[Middle English, from Old French, from troter, to trot, of Germanic origin. N., sense 7, origin unknown.]

from Wiktionary, Creative Commons Attribution/Share-Alike License

From Middle English trotten, from Old French trotter, troter ("to go, trot"), from Medieval Latin *trottāre, *trotāre ("to go"), from Frankish *trottōn (“to go, run”), from Proto-Germanic *trudōnan, *trudanan, *tradjanan (“to go, step, tread”), from Proto-Indo-European *dreu-, *derə-, *drā- (“to run, escape”). Cognate with Old High German trottōn ("to run"), Modern German trotten ("to trot, plod"), Gothic 𐍄𐍂𐌿𐌳𐌰𐌽 (trudan, "to tread"), Old Norse troða ("to walk, tread"), Old English tredan ("to step, tread"). More at tread.

Examples

  • Quoth he, “The swindling old trot is no mother of mine; she hath cheated me and taken my clothes and a thousand dinars.”

    The Book of The Thousand Nights And A Night

  • The road smoked in the twilight with children driving home cattle from the fields; and a pair of mounted stride-legged women, hat and cap and all, dashed past me at a hammering trot from the canton where they had been to church and market.

    Travels With A Donkey In The Cevennes

  • The road smoked in the twilight with children driving home cattle from the fields; and a pair of mounted stride-legged women, hat and cap and all, dashed past me at a hammering trot from the canton where they had been to church and market.

    The Works of Robert Louis Stevenson - Swanston Edition Vol. 1 (of 25)

  • The road smoked in the twilight with children driving home cattle from the fields; and a pair of mounted stride-legged women, hat and cap and all, dashed past me at a hammering trot from the canton where they had been to church and market.

    Travels with a Donkey in the Cevennes

  • His heels touch Vola's flanks; the black snorts but picks up her feet into a quick trot, which is the most Creslin wants over the rough ground above the dunes, where a half-squad holds the high sand against twice as many Nordlans.

    The Towers of the Sunset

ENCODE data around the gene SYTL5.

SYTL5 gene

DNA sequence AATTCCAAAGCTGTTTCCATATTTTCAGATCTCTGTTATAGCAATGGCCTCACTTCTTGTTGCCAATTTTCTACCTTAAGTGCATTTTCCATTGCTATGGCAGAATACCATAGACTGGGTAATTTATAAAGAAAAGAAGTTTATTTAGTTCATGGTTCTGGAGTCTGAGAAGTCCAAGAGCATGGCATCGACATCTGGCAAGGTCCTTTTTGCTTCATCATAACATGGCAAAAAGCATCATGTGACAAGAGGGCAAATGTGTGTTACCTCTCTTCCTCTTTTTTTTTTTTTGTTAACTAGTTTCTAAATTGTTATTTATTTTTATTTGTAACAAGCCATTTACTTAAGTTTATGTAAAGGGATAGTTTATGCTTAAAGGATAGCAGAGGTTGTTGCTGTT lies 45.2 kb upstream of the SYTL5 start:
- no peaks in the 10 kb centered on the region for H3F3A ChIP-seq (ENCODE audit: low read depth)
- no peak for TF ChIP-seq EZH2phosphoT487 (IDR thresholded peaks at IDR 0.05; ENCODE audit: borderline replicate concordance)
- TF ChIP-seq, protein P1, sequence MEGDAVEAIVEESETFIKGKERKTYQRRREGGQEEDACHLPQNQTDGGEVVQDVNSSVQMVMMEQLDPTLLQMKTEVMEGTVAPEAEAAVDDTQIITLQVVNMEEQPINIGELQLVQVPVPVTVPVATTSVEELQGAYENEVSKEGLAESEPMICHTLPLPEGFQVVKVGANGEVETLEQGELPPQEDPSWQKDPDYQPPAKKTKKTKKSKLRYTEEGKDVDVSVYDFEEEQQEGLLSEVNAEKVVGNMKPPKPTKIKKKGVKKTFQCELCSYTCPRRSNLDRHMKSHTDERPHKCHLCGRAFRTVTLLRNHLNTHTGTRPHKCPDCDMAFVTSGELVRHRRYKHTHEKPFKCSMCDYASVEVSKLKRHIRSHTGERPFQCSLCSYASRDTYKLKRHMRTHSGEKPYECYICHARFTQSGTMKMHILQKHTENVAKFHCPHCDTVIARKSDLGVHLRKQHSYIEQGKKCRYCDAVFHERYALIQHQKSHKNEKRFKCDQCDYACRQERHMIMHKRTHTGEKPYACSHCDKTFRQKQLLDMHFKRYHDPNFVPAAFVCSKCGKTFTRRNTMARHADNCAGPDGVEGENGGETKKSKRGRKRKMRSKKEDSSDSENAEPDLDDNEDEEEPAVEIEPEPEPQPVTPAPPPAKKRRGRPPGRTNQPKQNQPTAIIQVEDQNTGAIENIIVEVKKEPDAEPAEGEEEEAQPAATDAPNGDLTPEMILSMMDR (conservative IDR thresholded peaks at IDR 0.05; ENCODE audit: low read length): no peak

• He has a fox trot, which is wonderfully easy, and which he apparently can keep up indefinitely, and like all Indian horses can "run like a deer."

    Army Letters from an Officer's Wife, 1871-1888

  • A lope is easier to ride, but the trot is the natural gait of a horse, and he can keep up

    Pluck on the Long Trail Boy Scouts in the Rockies

  • If the trot had been the rhythmic _one, two, three, four_, Pete could have ridden and rolled cigarettes without spilling a flake of tobacco; but the trot was a sort of _one, two -- almost three_, then, whump!

    The Ridin' Kid from Powder River

  • The trot, sir '' (striking his Bucephalus with his spurs), --- ` ` the trot is the true pace for a hackney; and, were we near a town, I should like to try that daisy-cutter of yours upon a piece of level road (barring canter) for a quart of claret at the next inn. ''

    Rob Roy

  • The upper part of his form, notwithstanding the season required no such defence, was shrouded in a large great-coat, belted over his under habiliments, and crested with a huge cowl of the same stale, which, when drawn over the head and hat, completely overshadowed both, and being buttoned beneath the chin, was called a trot-cozy.

    The Waverley

Comments

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  • Tort in reverse.

    July 22, 2007

  • A hag.

    April 23, 2011